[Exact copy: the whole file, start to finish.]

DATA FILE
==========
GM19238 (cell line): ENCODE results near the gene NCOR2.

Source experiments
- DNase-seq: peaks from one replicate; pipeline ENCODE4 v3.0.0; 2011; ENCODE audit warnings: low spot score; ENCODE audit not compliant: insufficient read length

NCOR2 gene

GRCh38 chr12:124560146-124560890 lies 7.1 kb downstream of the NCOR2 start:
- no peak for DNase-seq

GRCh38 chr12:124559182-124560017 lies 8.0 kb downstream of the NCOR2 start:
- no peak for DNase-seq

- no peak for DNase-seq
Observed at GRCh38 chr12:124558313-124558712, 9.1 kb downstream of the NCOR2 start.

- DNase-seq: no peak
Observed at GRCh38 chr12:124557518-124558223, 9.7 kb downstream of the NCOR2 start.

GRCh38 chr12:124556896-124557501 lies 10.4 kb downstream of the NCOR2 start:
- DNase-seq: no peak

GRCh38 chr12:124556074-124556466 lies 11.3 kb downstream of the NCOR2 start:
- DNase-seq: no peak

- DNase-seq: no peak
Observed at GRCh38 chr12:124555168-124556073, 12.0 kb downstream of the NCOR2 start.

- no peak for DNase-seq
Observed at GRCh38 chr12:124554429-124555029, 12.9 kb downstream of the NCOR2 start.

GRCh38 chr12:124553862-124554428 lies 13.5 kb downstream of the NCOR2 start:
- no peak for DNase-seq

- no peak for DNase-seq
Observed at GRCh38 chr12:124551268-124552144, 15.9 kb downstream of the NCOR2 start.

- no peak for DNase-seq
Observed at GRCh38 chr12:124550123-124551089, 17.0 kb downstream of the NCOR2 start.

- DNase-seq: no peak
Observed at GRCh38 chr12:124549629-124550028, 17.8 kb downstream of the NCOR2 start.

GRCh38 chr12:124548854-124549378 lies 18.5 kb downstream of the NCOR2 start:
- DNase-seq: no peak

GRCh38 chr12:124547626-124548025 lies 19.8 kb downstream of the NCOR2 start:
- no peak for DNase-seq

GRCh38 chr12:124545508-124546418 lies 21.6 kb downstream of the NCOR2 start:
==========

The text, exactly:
GM19238 (cell line): ENCODE results near the gene NCOR2.

Source experiments
- DNase-seq: peaks from one replicate; pipeline ENCODE4 v3.0.0; 2011; ENCODE audit warnings: low spot score; ENCODE audit not compliant: insufficient read length

NCOR2 gene

GRCh38 chr12:124560146-124560890 lies 7.1 kb downstream of the NCOR2 start:
- no peak for DNase-seq

GRCh38 chr12:124559182-124560017 lies 8.0 kb downstream of the NCOR2 start:
- no peak for DNase-seq

- no peak for DNase-seq
Observed at GRCh38 chr12:124558313-124558712, 9.1 kb downstream of the NCOR2 start.

- DNase-seq: no peak
Observed at GRCh38 chr12:124557518-124558223, 9.7 kb downstream of the NCOR2 start.

GRCh38 chr12:124556896-124557501 lies 10.4 kb downstream of the NCOR2 start:
- DNase-seq: no peak

GRCh38 chr12:124556074-124556466 lies 11.3 kb downstream of the NCOR2 start:
- DNase-seq: no peak

- DNase-seq: no peak
Observed at GRCh38 chr12:124555168-124556073, 12.0 kb downstream of the NCOR2 start.

- no peak for DNase-seq
Observed at GRCh38 chr12:124554429-124555029, 12.9 kb downstream of the NCOR2 start.

GRCh38 chr12:124553862-124554428 lies 13.5 kb downstream of the NCOR2 start:
- no peak for DNase-seq

- no peak for DNase-seq
Observed at GRCh38 chr12:124551268-124552144, 15.9 kb downstream of the NCOR2 start.

- no peak for DNase-seq
Observed at GRCh38 chr12:124550123-124551089, 17.0 kb downstream of the NCOR2 start.

- DNase-seq: no peak
Observed at GRCh38 chr12:124549629-124550028, 17.8 kb downstream of the NCOR2 start.

GRCh38 chr12:124548854-124549378 lies 18.5 kb downstream of the NCOR2 start:
- DNase-seq: no peak

GRCh38 chr12:124547626-124548025 lies 19.8 kb downstream of the NCOR2 start:
- no peak for DNase-seq

GRCh38 chr12:124545508-124546418 lies 21.6 kb downstream of the NCOR2 start: